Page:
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Back in March we wrote about the amazing "Pencil to Pixel" exhibit that was on its way to New York. This week, the exhibit finally arrives in Manhattan, courtesy of the type-giants Monotype

In addition to a few digital installations concerning typography on the web from Typecast, Monotype will be exhibiting printed matter and typography artifacts from the last 100 years or so of printing. The impressive offering includes original sketches and molds from the first run of iconic fonts like Gil Sans and Helvetica. If a century of typographic history seems a little overwhelming, don't fret; free guided tours to the exhibit are available.

"Pencil to Pixel" runs from May 3-9 at the Tribeca Skyline Studio. 

Eric Gill’s 1928 pencil and ink drawings for Gill Sans Italic

Even in the age of streaming video, the vast majority of the information we consume online is in the form of type. While sophisticated typography may be a given in an era of web fonts, a new exhibition from famed font and imaging firm Monotype showcases the painstaking artistry behind the classic typefaces we see on screens everyday.

"Pencil to Pixel," which runs May 3-9 at New York’s Tribeca Skyline Studio, connects historic, handcrafted fonts and hot metal typesetting to the contemporary type displayed on handheld devices. More than a century of artifacts drawn from the Monotype’s archives in Salfords, UK, will be part of this rare display, including drawings by Eric Gill, creator of Gill Sans, production pieces from Helvetica, original drawings of Times New Roman commissioned for The Times of London, as well as concept art, photos, and metal and film masters. It helps “tell a story about how the design of typefaces is informed, constrained, and even enhanced by technology” according to Monotype type director Dan Rhatigan.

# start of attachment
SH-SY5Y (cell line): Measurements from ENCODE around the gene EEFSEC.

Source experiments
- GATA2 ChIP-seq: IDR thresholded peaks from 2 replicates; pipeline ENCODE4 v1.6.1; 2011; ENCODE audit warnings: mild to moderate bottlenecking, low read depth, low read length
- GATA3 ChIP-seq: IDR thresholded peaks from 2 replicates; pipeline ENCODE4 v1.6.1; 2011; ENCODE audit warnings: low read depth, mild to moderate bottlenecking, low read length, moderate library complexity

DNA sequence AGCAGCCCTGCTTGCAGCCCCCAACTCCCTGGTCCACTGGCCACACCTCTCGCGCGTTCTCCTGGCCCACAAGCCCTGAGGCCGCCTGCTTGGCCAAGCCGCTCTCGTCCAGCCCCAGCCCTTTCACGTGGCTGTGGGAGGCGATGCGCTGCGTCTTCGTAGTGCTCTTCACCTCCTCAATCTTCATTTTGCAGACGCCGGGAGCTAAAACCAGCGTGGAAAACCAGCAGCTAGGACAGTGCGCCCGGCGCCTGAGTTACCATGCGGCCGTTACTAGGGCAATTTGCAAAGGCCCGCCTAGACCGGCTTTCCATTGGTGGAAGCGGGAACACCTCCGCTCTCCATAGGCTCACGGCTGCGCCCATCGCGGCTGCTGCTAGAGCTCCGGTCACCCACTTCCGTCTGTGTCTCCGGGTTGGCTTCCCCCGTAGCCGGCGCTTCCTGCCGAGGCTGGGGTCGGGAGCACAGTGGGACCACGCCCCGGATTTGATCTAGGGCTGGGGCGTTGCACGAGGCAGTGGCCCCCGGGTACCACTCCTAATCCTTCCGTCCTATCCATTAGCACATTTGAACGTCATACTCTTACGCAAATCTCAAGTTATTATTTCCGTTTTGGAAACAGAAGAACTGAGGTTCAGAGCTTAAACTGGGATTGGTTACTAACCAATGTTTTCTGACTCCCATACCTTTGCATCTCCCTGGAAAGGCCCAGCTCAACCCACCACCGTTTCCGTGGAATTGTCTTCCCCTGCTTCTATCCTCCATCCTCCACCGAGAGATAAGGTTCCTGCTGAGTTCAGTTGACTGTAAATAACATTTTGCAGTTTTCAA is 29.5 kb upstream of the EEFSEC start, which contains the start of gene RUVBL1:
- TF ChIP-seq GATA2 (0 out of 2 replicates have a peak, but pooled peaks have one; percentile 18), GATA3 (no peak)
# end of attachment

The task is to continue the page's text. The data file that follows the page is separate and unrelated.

“It’s an opportunity to see the hand of the author,” says James Fooks-Bale, Monotype’s director of marketing, who helped curate the exhibit. “A lot of designers are familiar with the tick-down menu in Adobe and aren’t familiar with the fact that it came from someone’s hand. Consider that in Salfords alone, the original Monotype plant built in 1897, there were once 1,000 people at work designing typefaces. The precision engineering apprenticeships there were considered second only to Rolls Royce.”

Visit penciltopixel.org for information on the exhibit and booking tours. Details on related speeches and events, including “From Logo to Experience,” exploring design and brand identity hosted by Lippincott, a brand strategy and design firm and event co-sponsor, will be released later.